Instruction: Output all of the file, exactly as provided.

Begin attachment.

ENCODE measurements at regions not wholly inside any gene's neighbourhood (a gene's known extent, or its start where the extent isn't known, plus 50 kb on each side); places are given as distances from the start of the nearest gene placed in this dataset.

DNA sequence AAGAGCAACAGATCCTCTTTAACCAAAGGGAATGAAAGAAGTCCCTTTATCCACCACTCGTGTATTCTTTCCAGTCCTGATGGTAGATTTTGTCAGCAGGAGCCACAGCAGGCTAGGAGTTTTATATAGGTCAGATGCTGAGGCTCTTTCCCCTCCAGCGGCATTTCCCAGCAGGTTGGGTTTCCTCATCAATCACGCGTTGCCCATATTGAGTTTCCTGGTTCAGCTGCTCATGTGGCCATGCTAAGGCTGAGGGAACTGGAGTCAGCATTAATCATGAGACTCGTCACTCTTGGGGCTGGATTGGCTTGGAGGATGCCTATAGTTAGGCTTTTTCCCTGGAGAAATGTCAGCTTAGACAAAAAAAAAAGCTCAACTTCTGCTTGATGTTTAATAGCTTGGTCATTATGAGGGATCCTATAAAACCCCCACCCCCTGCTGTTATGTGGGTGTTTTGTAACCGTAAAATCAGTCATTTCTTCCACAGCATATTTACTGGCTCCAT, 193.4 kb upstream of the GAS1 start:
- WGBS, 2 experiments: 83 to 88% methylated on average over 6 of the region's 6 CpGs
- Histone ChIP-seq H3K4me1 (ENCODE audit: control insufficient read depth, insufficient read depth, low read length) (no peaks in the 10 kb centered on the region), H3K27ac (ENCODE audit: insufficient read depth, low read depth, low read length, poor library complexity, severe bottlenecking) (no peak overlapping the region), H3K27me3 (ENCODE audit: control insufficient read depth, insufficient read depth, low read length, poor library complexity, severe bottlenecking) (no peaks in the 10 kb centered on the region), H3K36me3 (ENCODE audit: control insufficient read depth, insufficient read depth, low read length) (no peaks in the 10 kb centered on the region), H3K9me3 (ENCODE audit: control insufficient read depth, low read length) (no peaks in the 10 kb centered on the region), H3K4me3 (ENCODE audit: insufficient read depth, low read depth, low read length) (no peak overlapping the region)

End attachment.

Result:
ENCODE measurements at regions not wholly inside any gene's neighbourhood (a gene's known extent, or its start where the extent isn't known, plus 50 kb on each side); places are given as distances from the start of the nearest gene placed in this dataset.

DNA sequence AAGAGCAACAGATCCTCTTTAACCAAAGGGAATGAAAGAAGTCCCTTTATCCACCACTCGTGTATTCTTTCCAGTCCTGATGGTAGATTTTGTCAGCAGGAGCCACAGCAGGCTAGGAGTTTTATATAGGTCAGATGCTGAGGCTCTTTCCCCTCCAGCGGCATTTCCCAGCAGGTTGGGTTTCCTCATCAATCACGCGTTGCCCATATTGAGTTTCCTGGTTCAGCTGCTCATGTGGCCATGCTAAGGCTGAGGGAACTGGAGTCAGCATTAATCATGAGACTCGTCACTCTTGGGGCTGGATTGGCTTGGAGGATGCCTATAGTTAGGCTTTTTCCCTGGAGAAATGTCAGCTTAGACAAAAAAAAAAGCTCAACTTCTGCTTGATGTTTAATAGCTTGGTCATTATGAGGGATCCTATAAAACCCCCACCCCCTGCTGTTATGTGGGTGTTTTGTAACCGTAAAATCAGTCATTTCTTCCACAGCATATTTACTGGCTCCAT, 193.4 kb upstream of the GAS1 start:
- WGBS, 2 experiments: 83 to 88% methylated on average over 6 of the region's 6 CpGs
- Histone ChIP-seq H3K4me1 (ENCODE audit: control insufficient read depth, insufficient read depth, low read length) (no peaks in the 10 kb centered on the region), H3K27ac (ENCODE audit: insufficient read depth, low read depth, low read length, poor library complexity, severe bottlenecking) (no peak overlapping the region), H3K27me3 (ENCODE audit: control insufficient read depth, insufficient read depth, low read length, poor library complexity, severe bottlenecking) (no peaks in the 10 kb centered on the region), H3K36me3 (ENCODE audit: control insufficient read depth, insufficient read depth, low read length) (no peaks in the 10 kb centered on the region), H3K9me3 (ENCODE audit: control insufficient read depth, low read length) (no peaks in the 10 kb centered on the region), H3K4me3 (ENCODE audit: insufficient read depth, low read depth, low read length) (no peak overlapping the region)